Far more ambitious is the Dialogus, a work conceived in the form of a discussion between master and pupil, of which the first part was probably begun in 1333 and completed toward the end of 1334 (by which time John XXII had been succeeded by Benedict XII), followed by a second and, in 1337 or 1338 (some have placed it as late as 1346), by an unfinished third part. Heresy is the principal theme of the Dialogus (c. 1334). This is perhaps Ockham’s most original political work, and it is marked by his characteristic concern for the precise meaning of words, for definitions, and for painstaking analysis.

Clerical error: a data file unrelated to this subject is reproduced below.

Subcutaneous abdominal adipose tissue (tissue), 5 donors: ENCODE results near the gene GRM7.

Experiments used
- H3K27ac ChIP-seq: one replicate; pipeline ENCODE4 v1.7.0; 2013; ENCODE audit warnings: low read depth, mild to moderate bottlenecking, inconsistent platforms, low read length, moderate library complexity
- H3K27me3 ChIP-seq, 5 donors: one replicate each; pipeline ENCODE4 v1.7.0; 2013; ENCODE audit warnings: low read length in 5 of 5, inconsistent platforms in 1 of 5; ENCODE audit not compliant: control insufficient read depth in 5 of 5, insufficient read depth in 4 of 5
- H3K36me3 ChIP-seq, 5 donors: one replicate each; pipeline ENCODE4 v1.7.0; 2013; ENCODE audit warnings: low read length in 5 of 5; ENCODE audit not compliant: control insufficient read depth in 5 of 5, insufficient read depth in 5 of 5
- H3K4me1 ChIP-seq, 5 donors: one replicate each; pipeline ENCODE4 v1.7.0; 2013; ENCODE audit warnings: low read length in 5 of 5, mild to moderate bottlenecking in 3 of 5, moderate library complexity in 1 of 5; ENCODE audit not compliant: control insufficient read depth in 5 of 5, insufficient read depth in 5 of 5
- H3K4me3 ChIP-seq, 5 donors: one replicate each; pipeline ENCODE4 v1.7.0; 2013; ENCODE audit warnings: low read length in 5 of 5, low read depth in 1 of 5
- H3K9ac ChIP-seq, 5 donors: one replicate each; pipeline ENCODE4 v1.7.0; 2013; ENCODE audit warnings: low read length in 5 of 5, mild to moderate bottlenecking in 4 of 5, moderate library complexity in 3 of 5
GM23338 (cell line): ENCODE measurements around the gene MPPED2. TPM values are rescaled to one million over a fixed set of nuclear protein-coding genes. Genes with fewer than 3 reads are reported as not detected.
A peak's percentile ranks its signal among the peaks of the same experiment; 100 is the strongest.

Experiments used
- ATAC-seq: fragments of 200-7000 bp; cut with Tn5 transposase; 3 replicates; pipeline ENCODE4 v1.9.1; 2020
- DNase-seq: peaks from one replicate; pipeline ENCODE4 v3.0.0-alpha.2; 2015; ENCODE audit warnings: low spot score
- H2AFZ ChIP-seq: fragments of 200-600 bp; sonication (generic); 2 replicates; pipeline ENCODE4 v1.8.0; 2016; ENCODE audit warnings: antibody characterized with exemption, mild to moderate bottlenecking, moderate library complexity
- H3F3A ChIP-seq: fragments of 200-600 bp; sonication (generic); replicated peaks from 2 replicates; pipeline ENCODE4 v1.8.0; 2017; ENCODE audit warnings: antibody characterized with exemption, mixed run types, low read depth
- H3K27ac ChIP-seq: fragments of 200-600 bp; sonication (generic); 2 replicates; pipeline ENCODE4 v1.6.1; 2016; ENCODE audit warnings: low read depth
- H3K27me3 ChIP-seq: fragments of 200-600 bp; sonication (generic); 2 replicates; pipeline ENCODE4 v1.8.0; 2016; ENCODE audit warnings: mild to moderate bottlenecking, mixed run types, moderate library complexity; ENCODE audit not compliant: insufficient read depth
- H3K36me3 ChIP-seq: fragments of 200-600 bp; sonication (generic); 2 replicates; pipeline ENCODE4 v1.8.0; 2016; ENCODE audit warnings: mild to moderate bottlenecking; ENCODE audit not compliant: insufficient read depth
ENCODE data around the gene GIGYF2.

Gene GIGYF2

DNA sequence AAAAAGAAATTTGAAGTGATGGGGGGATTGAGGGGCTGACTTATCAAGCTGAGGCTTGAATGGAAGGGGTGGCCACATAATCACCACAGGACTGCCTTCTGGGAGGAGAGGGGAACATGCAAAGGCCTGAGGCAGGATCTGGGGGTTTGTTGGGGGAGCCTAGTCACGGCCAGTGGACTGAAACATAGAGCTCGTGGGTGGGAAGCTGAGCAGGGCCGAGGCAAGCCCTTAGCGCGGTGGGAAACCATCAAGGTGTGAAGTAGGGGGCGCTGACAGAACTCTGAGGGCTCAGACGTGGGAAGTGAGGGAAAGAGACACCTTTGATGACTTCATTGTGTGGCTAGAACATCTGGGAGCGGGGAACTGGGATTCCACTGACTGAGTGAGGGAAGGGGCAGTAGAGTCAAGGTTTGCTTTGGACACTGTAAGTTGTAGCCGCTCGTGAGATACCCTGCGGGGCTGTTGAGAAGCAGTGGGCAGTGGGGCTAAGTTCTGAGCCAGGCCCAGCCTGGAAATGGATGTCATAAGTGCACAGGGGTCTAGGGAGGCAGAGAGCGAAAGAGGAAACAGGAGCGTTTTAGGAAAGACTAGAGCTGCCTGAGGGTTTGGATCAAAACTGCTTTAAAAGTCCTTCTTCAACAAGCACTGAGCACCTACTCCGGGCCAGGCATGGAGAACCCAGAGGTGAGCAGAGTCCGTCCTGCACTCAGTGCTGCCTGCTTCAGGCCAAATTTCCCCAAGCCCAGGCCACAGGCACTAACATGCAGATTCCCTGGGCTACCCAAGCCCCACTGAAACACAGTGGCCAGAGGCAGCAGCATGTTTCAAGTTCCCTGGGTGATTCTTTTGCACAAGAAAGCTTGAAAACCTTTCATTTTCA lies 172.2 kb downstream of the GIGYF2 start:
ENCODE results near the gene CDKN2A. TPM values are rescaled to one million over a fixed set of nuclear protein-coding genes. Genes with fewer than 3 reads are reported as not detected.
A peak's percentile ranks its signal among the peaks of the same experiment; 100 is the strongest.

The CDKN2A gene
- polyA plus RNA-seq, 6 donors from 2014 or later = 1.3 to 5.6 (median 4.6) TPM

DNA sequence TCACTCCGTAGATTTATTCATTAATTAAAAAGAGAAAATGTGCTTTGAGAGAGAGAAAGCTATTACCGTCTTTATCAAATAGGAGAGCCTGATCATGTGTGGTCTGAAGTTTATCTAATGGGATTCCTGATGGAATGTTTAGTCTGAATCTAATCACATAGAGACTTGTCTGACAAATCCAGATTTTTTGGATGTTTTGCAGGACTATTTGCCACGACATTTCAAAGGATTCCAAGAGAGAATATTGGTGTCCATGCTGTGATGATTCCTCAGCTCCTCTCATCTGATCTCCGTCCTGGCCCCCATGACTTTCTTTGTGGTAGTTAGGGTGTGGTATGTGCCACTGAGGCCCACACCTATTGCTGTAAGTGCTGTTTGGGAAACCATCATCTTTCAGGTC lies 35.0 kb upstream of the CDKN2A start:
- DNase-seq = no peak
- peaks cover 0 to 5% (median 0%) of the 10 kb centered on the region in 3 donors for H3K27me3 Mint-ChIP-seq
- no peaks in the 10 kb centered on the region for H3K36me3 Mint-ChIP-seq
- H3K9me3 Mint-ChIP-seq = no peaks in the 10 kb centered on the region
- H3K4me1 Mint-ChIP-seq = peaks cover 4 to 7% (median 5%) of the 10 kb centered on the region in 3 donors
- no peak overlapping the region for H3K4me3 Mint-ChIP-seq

It is not always clear where Ockham is taking his readers in the Dialogus. The direction becomes clearer in three later works of political philosophy. In the Octo quaestiones de potestate papae of 1340-1342, which may have been written at the emperor’s behest, he resuscitates the classic debate regarding the sources and extent of the authority of pope and emperor, and their relations with each other, issues which are also central to the Breviloquium of 1341-1342 and the De imperatorum et pontificum potestate of 1347. Yet Ockham also addressed more immediate issues of his times. Thus, in the An princeps pro suo succursu, written on behalf of Edward III of England (probably late in 1338), he upholds the right of the English king to tax his clergy in times of national crisis. Similarly, in the Consultatio de causa matrimoniali, written prior to February, 1342, and presumably on Ludwig’s orders, Ockham takes up the problem of consanguinity, which seems to stand in the way of the marriage of Ludwig’s son, Ludwig of Brandenburg, to Margaret, the heiress of the Tirol, arguing that in such a case the emperor possesses the authority to grant a dispensation. A further problem, however, was that Margaret was already married to someone else. To deal with this situation, Marsilius of Padua was called in, to argue in his Defensor minor, that in cases of a husband’s impotence (as this one was said to be) the emperor had the authority to grant a divorce. In the light of Ludwig’s poisonous relations with successive popes, there was not the slightest possibility of obtaining either a papal divorce or a papal dispensation with regard to consanguinity, and so the emperor turned to the two great luminaries of his court, Ockham and Marsilius, to legitimate a course of action upon which he had set his heart. The “marriage” was celebrated on February 10, 1342.